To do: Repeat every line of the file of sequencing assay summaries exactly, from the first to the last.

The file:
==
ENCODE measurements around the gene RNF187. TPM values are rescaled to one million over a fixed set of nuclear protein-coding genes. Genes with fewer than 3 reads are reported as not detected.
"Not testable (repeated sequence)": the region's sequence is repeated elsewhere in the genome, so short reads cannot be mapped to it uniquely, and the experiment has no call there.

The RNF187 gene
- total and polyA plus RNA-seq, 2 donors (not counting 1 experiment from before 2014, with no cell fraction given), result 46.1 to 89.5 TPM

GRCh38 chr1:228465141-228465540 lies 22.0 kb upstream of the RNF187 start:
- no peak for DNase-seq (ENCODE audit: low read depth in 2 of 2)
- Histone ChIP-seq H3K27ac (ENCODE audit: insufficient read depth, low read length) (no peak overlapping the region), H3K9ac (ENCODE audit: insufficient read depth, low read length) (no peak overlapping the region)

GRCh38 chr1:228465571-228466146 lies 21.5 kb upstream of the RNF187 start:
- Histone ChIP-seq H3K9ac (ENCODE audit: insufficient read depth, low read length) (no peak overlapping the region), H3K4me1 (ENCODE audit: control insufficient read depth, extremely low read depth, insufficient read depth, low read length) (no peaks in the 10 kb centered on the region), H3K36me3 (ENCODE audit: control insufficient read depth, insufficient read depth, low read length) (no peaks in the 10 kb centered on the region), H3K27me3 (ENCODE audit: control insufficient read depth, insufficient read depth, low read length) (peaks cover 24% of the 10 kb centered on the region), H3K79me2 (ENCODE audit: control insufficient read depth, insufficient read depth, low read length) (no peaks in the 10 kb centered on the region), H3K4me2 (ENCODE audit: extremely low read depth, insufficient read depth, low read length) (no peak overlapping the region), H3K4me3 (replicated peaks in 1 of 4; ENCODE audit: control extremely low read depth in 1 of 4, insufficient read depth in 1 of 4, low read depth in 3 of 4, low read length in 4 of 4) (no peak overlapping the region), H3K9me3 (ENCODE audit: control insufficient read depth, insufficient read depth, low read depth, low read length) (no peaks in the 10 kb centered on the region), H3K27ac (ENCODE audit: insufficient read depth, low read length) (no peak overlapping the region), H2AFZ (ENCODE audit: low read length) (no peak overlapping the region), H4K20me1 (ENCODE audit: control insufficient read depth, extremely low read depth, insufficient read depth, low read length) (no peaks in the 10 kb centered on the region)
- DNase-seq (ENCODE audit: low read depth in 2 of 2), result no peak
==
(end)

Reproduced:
ENCODE measurements around the gene RNF187. TPM values are rescaled to one million over a fixed set of nuclear protein-coding genes. Genes with fewer than 3 reads are reported as not detected.
"Not testable (repeated sequence)": the region's sequence is repeated elsewhere in the genome, so short reads cannot be mapped to it uniquely, and the experiment has no call there.

The RNF187 gene
- total and polyA plus RNA-seq, 2 donors (not counting 1 experiment from before 2014, with no cell fraction given), result 46.1 to 89.5 TPM

GRCh38 chr1:228465141-228465540 lies 22.0 kb upstream of the RNF187 start:
- no peak for DNase-seq (ENCODE audit: low read depth in 2 of 2)
- Histone ChIP-seq H3K27ac (ENCODE audit: insufficient read depth, low read length) (no peak overlapping the region), H3K9ac (ENCODE audit: insufficient read depth, low read length) (no peak overlapping the region)

GRCh38 chr1:228465571-228466146 lies 21.5 kb upstream of the RNF187 start:
- Histone ChIP-seq H3K9ac (ENCODE audit: insufficient read depth, low read length) (no peak overlapping the region), H3K4me1 (ENCODE audit: control insufficient read depth, extremely low read depth, insufficient read depth, low read length) (no peaks in the 10 kb centered on the region), H3K36me3 (ENCODE audit: control insufficient read depth, insufficient read depth, low read length) (no peaks in the 10 kb centered on the region), H3K27me3 (ENCODE audit: control insufficient read depth, insufficient read depth, low read length) (peaks cover 24% of the 10 kb centered on the region), H3K79me2 (ENCODE audit: control insufficient read depth, insufficient read depth, low read length) (no peaks in the 10 kb centered on the region), H3K4me2 (ENCODE audit: extremely low read depth, insufficient read depth, low read length) (no peak overlapping the region), H3K4me3 (replicated peaks in 1 of 4; ENCODE audit: control extremely low read depth in 1 of 4, insufficient read depth in 1 of 4, low read depth in 3 of 4, low read length in 4 of 4) (no peak overlapping the region), H3K9me3 (ENCODE audit: control insufficient read depth, insufficient read depth, low read depth, low read length) (no peaks in the 10 kb centered on the region), H3K27ac (ENCODE audit: insufficient read depth, low read length) (no peak overlapping the region), H2AFZ (ENCODE audit: low read length) (no peak overlapping the region), H4K20me1 (ENCODE audit: control insufficient read depth, extremely low read depth, insufficient read depth, low read length) (no peaks in the 10 kb centered on the region)
- DNase-seq (ENCODE audit: low read depth in 2 of 2), result no peak